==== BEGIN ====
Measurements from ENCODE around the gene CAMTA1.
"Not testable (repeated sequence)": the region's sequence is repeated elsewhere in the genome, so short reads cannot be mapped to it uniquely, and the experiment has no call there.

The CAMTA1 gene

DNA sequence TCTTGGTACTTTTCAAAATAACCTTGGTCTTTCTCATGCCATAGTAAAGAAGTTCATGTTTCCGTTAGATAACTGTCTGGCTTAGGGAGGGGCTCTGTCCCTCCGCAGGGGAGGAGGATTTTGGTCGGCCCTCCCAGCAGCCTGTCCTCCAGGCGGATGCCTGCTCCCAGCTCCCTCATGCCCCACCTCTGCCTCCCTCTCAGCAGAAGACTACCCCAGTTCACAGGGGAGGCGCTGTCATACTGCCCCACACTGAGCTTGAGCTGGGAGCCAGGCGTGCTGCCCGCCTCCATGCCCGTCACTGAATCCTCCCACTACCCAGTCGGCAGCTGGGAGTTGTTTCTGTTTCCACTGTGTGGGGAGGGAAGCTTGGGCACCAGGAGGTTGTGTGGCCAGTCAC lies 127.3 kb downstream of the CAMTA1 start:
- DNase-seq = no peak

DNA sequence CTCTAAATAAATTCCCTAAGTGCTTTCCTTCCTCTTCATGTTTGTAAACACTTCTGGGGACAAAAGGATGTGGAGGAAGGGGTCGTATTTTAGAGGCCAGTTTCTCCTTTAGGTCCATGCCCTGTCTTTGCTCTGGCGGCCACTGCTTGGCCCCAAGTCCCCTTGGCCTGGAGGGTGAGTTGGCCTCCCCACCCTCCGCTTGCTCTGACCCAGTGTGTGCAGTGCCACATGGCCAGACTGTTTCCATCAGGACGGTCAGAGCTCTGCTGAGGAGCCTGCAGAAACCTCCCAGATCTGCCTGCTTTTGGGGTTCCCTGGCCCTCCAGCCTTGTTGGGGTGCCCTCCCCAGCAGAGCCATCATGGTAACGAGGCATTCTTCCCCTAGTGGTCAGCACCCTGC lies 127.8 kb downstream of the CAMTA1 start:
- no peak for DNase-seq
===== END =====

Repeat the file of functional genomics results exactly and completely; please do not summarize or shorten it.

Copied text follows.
Measurements from ENCODE around the gene CAMTA1.
"Not testable (repeated sequence)": the region's sequence is repeated elsewhere in the genome, so short reads cannot be mapped to it uniquely, and the experiment has no call there.

The CAMTA1 gene

DNA sequence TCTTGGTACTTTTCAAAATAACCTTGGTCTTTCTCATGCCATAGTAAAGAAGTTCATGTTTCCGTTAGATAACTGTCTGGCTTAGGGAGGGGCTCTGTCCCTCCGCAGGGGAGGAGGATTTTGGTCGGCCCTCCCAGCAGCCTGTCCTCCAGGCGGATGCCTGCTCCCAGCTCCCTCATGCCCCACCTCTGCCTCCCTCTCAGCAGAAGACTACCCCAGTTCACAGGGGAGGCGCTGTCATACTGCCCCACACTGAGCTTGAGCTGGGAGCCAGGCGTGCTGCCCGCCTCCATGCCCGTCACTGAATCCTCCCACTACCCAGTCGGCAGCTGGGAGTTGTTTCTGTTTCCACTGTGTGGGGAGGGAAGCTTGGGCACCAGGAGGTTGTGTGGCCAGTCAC lies 127.3 kb downstream of the CAMTA1 start:
- DNase-seq = no peak

DNA sequence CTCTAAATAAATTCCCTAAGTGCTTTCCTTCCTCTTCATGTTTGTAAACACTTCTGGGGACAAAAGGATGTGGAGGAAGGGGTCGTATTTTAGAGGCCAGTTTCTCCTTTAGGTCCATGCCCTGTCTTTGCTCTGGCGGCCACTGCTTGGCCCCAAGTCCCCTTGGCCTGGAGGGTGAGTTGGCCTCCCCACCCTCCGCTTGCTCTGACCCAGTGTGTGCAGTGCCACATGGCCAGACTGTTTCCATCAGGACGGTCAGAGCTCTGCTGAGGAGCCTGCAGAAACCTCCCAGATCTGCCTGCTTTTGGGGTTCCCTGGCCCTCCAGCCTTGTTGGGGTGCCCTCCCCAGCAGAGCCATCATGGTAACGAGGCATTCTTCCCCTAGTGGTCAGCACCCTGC lies 127.8 kb downstream of the CAMTA1 start:
- no peak for DNase-seq